In 1971, Dubigeon-Normandie S.A. shipyard built an extravagant car and passenger vessel: a ship that would go down in history not for its design but for something more disturbing. Her first ferry route was to cover Marseille, Malaga, and Casablanca.
MS Massalia, as the boat was initially called, was sold and renamed a number of times, and at some point was kitted out as a casino ship. In 1984 she became known as Stena Baltica, and then later Island Fiesta.
She was given her final name by Scandinavian World Cruises: Scandinavian Star. Under the new name, she was to cruise between Florida and Mexico. In 1990 the Scandinavian Star was purchased by Vognmandsruten, who converted her back to a passenger ferry to run from Oslo in Norway to Frederikshavn in Denmark.
The new crew had only ten days to complete their training instead of the 40-day recommended time period for a ship of this size.
In the early morning, around 2 am, on April 7th, 1990, a fire was reported by a passenger to a receptionist. The fire spread rapidly and it wasn’t long before it had reached decks 3, 4 and 5. Despite the bulkheads being constructed of steel with asbestos wall boards, the wall laminate was constructed of melamine — a highly flammable material — and this greatly accelerated the spread of the fire.
As the fire spread, toxic gases such as carbon monoxide and hydrogen cyanide were released from the burning materials. The captain gave an order to turn off the ventilation system in an attempt to control the airflow to the fire. Unfortunately, this resulted in toxic gases entering into the passenger cabins.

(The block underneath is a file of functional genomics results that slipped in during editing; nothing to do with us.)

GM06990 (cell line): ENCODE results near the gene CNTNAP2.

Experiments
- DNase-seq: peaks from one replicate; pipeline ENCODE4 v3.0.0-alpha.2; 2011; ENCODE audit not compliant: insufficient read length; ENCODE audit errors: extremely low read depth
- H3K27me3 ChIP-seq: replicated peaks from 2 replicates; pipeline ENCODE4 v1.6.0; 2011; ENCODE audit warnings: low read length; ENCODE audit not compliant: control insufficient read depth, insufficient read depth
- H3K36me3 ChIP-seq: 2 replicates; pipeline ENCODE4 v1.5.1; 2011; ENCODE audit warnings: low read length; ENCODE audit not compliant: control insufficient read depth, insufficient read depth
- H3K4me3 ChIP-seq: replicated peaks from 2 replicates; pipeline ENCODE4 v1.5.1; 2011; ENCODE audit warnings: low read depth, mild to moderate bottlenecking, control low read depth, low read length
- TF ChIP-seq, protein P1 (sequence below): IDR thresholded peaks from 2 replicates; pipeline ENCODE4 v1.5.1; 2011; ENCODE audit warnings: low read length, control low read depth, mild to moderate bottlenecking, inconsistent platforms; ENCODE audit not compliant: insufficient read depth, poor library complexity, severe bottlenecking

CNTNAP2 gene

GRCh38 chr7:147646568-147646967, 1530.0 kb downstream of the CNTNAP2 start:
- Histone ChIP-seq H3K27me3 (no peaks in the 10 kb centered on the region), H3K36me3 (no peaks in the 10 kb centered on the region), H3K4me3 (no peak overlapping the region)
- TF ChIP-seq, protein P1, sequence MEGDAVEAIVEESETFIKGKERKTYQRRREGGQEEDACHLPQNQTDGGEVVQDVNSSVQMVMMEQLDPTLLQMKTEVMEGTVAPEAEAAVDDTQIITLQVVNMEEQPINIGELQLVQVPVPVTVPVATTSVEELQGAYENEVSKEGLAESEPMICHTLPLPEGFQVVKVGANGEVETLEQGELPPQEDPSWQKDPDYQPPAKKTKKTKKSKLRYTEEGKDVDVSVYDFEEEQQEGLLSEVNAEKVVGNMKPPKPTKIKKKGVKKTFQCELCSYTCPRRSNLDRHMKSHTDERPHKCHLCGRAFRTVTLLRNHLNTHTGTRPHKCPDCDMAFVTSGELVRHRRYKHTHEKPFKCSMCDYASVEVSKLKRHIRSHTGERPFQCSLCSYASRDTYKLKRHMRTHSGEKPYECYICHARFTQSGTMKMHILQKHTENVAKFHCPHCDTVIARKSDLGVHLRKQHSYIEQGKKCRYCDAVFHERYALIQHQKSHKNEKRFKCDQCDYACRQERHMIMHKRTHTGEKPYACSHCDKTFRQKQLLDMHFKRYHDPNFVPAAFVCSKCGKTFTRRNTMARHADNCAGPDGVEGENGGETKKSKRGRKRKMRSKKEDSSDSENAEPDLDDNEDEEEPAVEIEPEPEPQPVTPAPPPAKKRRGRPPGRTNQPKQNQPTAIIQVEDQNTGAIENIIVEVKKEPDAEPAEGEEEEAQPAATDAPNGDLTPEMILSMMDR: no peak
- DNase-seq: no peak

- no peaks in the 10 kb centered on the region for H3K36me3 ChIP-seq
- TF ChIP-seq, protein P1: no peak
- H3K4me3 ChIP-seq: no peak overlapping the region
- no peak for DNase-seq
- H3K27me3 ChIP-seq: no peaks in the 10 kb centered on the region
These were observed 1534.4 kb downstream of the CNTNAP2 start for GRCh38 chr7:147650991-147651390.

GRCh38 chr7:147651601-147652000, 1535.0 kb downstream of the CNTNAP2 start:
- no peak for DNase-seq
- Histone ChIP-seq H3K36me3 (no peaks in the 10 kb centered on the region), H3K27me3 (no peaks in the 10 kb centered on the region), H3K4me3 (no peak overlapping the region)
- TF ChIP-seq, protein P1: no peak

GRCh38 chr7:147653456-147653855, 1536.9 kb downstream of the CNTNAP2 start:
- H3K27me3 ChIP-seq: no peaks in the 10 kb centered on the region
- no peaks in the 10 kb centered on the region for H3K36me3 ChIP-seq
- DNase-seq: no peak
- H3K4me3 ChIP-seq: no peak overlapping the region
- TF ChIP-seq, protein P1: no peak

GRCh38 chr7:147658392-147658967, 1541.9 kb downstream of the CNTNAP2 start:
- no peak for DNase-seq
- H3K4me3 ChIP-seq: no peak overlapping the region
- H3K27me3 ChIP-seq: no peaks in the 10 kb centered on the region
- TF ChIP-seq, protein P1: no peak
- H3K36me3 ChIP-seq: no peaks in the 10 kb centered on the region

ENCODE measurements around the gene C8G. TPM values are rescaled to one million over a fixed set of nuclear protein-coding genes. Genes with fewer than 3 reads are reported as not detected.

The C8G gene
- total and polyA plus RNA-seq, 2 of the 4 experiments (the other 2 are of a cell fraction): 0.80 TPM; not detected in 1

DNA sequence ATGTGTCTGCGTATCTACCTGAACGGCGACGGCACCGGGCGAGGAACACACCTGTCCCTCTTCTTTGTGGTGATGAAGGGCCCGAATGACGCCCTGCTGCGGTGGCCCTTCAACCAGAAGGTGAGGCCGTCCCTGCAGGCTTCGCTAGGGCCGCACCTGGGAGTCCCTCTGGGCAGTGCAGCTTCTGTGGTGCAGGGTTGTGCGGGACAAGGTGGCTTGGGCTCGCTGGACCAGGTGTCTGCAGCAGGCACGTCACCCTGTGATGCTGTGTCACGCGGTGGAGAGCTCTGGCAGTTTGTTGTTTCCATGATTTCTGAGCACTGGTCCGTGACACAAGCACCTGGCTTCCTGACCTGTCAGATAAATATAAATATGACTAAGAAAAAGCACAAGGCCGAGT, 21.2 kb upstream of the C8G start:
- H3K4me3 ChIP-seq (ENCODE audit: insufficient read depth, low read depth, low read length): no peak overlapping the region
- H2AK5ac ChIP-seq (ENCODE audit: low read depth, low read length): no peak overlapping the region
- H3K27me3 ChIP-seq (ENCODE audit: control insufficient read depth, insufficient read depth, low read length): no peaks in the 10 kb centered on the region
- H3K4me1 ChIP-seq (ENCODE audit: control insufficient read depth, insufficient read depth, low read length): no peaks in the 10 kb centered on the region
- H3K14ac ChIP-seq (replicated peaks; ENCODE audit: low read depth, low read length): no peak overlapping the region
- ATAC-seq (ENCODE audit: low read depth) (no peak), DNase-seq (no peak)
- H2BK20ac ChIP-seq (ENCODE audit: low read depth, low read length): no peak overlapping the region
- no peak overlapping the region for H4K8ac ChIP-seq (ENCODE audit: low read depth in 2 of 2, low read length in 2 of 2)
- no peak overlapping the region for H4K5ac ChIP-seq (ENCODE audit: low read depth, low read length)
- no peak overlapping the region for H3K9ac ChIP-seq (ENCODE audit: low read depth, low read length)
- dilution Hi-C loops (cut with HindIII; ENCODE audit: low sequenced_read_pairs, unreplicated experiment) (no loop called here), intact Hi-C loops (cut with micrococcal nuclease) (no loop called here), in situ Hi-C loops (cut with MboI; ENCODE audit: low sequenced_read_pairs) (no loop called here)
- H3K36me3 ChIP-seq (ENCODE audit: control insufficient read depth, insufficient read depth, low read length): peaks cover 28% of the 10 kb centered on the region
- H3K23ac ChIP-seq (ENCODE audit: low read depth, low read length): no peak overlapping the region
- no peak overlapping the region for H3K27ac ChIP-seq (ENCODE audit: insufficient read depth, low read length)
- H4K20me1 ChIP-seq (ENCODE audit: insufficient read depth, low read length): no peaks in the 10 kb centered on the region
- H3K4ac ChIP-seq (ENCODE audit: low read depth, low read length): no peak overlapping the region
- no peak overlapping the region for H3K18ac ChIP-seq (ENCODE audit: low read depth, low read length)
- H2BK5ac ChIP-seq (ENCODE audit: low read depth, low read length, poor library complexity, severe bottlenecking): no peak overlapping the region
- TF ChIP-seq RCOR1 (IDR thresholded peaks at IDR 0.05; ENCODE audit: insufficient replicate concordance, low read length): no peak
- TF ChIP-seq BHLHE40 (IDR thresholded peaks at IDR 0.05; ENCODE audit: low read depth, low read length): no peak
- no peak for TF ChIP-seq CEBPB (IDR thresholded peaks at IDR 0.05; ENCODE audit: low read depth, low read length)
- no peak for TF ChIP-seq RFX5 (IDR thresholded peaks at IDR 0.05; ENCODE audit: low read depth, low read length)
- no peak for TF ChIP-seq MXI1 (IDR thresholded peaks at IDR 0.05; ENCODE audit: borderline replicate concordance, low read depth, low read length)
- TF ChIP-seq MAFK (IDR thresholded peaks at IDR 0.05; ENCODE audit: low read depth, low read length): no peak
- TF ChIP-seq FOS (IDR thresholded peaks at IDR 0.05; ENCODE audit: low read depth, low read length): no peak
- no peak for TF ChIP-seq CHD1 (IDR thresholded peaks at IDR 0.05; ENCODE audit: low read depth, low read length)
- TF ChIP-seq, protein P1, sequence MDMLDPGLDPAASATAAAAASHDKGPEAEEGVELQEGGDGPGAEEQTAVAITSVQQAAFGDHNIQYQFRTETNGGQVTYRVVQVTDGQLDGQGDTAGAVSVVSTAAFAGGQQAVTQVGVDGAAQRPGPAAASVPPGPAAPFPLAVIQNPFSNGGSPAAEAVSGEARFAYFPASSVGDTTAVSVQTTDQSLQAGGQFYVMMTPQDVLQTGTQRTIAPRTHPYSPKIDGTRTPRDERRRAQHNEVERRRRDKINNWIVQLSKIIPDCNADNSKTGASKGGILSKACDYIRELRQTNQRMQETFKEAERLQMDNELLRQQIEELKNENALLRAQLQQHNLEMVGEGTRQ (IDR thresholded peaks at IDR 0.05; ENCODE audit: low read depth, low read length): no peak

Some passengers hid in bathrooms and closets. Many were still sleeping. In a panic, some ran out of the cabins and got trapped by even thicker smoke in the hallways.
The alarms were sounded and a mayday distress signal was put out. The crew, the captain, and some of the passengers were eventually evacuated to safety. Sadly, there were many who didn’t make it out alive.
An investigation was launched into the reasons why so many passengers were not safely evacuated. It was suggested that many of the passengers never heard the alarm due to oversights in the layout of the alarm system. It was also proposed that additional panic was created due to the inappropriately trained crew and that the design of deck 5 was illogical in layout, making it much harder to find emergency exits, especially in thick smoke.
What was intended as a vessel to provide a relaxing holiday ended up as a tragedy where 158 people — 30 percent of passengers — lost their lives. 136 of those who lost their lives on board were Norwegian.
The ship had experienced other fires prior to this major one. It first caught fire in 1985 when a deep-fryer malfunctioned, and then in 1988 two fires were reported: one the engine room and one caused by a broken lubrication pipe.
The ship was again sold, repaired and renamed several more times before being taken in 2004 to Gujarat, India, where she was scrapped. A memorial in honor of all those that died on board the Scandinavian Star, unveiled on April 7th, 2006, was erected near Akershus Fortress in Oslo.